Failing to rise to the occasion

Greece is being dragged to elections that will inevitably lead to a dead end for the three parties that claim to be ?pro-Europe? — New Democracy under Antonis Samaras, PASOK under Evangelos Venizelos and Democratic Left under Fotis Kouvelis.

They could have formed a government with 168 MPs, but failed because they lacked the political courage. The idea that they would face Alexis Tsipras from the Coalition of the Radical Left (SYRIZA) as their main opposition made them beat a hasty retreat. But thanks to the devastating choice made by the leaders of those three parties, the conditions that will shoot SYRIZA to the top of the polls may well prevail.

Their anxiety was such that Venizelos went so far as to argue that having a majority of seats in Parliament was not enough to ensure the requisite legitimacy. The head of PASOK seemed to ignore the fact that every country in the West is run by a government that is not supported by the majority of the electorate. In fact, Greece has only had a government supported by the majority three times since the end of World War II: in 1952 under Alexandros Papagos, in 1964 under Georgios Papandreou, and in 1974 under Constantine Karamanlis.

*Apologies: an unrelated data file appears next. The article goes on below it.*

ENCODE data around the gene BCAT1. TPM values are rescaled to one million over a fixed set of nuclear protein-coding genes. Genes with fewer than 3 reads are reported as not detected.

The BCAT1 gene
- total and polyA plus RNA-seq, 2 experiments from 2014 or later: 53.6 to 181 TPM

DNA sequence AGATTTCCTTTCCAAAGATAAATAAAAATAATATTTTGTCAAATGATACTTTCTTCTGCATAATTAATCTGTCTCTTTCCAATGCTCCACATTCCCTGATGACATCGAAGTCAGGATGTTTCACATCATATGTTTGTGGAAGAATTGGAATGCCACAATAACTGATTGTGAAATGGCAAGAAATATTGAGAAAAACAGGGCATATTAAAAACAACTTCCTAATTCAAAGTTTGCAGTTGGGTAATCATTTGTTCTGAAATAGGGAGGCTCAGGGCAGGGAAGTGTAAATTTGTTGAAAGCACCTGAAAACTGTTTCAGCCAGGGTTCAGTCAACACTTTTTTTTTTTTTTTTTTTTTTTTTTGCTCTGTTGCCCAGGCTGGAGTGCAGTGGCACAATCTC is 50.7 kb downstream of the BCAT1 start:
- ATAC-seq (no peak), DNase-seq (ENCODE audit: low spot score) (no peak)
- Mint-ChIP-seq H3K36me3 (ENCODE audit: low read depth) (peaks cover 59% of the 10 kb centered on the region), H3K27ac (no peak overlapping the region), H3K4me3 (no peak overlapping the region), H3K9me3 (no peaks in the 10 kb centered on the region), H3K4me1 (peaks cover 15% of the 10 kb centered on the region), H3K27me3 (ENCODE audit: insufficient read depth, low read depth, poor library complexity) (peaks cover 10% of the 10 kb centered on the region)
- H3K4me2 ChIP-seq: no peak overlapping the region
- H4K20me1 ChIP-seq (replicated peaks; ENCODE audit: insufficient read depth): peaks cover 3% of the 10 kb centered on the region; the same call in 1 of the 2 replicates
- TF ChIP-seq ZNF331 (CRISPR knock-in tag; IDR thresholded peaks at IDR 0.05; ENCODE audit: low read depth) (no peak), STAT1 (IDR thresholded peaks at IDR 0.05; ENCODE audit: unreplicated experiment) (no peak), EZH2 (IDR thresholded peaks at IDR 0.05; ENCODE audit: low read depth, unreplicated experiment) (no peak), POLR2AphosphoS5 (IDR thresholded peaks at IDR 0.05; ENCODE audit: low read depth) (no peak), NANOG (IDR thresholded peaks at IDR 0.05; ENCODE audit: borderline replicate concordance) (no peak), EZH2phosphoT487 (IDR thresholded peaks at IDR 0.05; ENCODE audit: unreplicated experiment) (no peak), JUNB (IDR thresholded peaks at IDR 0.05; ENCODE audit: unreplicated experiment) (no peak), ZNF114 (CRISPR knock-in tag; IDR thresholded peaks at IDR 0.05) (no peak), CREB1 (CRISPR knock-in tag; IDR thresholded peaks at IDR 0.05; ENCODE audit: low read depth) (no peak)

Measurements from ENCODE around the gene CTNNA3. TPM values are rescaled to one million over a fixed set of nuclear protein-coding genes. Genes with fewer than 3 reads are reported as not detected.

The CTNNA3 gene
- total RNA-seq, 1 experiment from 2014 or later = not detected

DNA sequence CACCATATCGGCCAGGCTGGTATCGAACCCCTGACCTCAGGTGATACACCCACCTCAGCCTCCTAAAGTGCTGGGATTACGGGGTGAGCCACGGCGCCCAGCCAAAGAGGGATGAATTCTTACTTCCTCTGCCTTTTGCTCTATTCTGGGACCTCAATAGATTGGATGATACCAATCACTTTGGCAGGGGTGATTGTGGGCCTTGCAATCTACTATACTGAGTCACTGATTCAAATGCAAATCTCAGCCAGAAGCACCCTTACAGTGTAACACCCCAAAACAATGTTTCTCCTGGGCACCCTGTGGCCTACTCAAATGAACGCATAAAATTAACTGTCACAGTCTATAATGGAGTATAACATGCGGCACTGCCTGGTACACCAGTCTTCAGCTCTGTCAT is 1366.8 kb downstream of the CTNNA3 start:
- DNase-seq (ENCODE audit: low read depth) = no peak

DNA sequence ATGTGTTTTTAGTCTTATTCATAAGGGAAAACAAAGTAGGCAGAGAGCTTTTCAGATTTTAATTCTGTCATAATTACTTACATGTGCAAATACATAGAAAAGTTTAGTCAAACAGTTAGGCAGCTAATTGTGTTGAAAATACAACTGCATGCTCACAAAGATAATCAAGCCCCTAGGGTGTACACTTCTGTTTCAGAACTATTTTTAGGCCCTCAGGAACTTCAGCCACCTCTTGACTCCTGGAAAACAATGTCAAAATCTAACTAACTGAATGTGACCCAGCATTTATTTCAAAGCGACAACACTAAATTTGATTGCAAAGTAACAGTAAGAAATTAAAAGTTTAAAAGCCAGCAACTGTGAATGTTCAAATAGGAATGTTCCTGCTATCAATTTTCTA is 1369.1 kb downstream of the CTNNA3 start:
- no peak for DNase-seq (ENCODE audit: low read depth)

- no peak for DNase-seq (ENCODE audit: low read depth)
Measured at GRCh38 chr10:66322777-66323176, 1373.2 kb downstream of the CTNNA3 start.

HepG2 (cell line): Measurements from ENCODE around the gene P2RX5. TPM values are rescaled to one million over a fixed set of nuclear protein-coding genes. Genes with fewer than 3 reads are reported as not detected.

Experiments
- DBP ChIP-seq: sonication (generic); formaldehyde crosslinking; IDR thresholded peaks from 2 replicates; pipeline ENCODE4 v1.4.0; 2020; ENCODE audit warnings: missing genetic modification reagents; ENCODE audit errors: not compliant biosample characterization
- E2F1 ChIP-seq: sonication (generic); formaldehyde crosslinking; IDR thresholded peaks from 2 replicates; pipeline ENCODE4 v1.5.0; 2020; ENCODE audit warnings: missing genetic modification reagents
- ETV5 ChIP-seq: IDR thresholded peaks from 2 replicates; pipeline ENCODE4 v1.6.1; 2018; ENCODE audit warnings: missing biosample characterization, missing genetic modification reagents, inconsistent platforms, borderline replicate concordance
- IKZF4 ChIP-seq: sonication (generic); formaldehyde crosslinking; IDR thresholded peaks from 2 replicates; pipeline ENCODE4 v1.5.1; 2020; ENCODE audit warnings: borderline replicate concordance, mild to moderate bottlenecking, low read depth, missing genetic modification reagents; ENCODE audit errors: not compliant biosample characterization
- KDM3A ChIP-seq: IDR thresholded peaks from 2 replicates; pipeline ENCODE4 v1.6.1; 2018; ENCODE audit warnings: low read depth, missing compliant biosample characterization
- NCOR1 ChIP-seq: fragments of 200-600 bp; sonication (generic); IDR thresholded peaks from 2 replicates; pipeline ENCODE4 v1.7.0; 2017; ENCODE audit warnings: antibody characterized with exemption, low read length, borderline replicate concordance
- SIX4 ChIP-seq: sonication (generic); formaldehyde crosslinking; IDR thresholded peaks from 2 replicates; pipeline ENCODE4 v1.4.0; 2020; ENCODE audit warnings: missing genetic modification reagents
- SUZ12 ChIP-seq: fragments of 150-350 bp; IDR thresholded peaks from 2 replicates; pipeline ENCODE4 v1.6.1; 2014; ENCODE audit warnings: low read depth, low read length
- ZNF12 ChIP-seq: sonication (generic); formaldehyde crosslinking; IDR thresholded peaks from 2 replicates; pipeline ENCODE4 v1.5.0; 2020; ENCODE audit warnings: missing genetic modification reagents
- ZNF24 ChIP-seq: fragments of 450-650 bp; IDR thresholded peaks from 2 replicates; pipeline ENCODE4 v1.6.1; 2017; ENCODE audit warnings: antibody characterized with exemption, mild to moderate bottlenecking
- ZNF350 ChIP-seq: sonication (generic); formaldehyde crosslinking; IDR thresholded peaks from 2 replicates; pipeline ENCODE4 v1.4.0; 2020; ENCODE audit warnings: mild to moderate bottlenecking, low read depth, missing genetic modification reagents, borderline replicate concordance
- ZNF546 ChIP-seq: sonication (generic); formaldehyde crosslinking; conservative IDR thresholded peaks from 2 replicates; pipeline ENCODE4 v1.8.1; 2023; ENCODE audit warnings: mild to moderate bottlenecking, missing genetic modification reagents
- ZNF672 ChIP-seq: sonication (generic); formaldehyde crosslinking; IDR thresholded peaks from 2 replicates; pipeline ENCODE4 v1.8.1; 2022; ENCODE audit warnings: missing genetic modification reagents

Like it or not, Greece?s future will depend on the performance at the polls of SYRIZA, which is viewed by the three ?pro-Europe? parties as a movement based on challenging the established political order. Even if the polls are wrong, though, and Tsipras does not sail to the top, SYRIZA will certainly come second once more.

Close aides of Samaras estimate that ND will see some gains, but that nothing will really change substantially. Samaras will still have to negotiate with the same parties — PASOK and Democratic Left — and maybe with another like-minded party that manages to garner more than 3 percent. Should that negotiation work, Tsipras will again lead the main opposition and the scramble to form a government that has beleaguered the country for the past 10 days will be repeated under even direr circumstances.

That is the best-case scenario and that is why new elections are completely pointless.

PASOK and New Democracy have obviously entered self-destruct mode. The decision to hold elections on May 6 was mad, but the new elections may well herald the complete collapse of the political system. The May 6 elections gave extreme parties a strong foothold in Parliament, which will convene for one day and then be disbanded. The next elections may lead SYRIZA to victory simply because the three ?pro-Europe? parties could not rise to the occasion.